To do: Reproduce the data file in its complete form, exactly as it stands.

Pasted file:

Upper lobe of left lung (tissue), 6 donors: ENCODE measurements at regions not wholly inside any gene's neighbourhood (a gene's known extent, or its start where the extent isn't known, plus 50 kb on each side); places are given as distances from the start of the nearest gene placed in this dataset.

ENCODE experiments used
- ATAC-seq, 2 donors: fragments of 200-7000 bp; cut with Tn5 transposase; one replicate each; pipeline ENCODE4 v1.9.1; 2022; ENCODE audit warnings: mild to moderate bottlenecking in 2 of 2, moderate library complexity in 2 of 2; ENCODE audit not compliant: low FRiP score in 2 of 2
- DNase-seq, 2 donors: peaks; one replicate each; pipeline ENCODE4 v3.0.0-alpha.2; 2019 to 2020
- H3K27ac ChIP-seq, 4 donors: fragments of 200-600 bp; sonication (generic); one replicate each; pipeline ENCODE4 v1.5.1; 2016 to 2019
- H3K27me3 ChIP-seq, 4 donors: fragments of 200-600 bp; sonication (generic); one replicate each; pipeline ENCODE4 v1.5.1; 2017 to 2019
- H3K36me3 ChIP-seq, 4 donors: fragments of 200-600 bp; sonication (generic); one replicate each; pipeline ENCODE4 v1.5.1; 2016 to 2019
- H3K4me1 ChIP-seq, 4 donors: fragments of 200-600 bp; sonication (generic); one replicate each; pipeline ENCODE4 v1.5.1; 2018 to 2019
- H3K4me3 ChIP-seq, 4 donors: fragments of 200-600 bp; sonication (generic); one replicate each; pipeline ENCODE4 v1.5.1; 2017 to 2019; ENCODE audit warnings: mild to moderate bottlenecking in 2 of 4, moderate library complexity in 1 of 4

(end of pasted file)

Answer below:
Upper lobe of left lung (tissue), 6 donors: ENCODE measurements at regions not wholly inside any gene's neighbourhood (a gene's known extent, or its start where the extent isn't known, plus 50 kb on each side); places are given as distances from the start of the nearest gene placed in this dataset.

ENCODE experiments used
- ATAC-seq, 2 donors: fragments of 200-7000 bp; cut with Tn5 transposase; one replicate each; pipeline ENCODE4 v1.9.1; 2022; ENCODE audit warnings: mild to moderate bottlenecking in 2 of 2, moderate library complexity in 2 of 2; ENCODE audit not compliant: low FRiP score in 2 of 2
- DNase-seq, 2 donors: peaks; one replicate each; pipeline ENCODE4 v3.0.0-alpha.2; 2019 to 2020
- H3K27ac ChIP-seq, 4 donors: fragments of 200-600 bp; sonication (generic); one replicate each; pipeline ENCODE4 v1.5.1; 2016 to 2019
- H3K27me3 ChIP-seq, 4 donors: fragments of 200-600 bp; sonication (generic); one replicate each; pipeline ENCODE4 v1.5.1; 2017 to 2019
- H3K36me3 ChIP-seq, 4 donors: fragments of 200-600 bp; sonication (generic); one replicate each; pipeline ENCODE4 v1.5.1; 2016 to 2019
- H3K4me1 ChIP-seq, 4 donors: fragments of 200-600 bp; sonication (generic); one replicate each; pipeline ENCODE4 v1.5.1; 2018 to 2019
- H3K4me3 ChIP-seq, 4 donors: fragments of 200-600 bp; sonication (generic); one replicate each; pipeline ENCODE4 v1.5.1; 2017 to 2019; ENCODE audit warnings: mild to moderate bottlenecking in 2 of 4, moderate library complexity in 1 of 4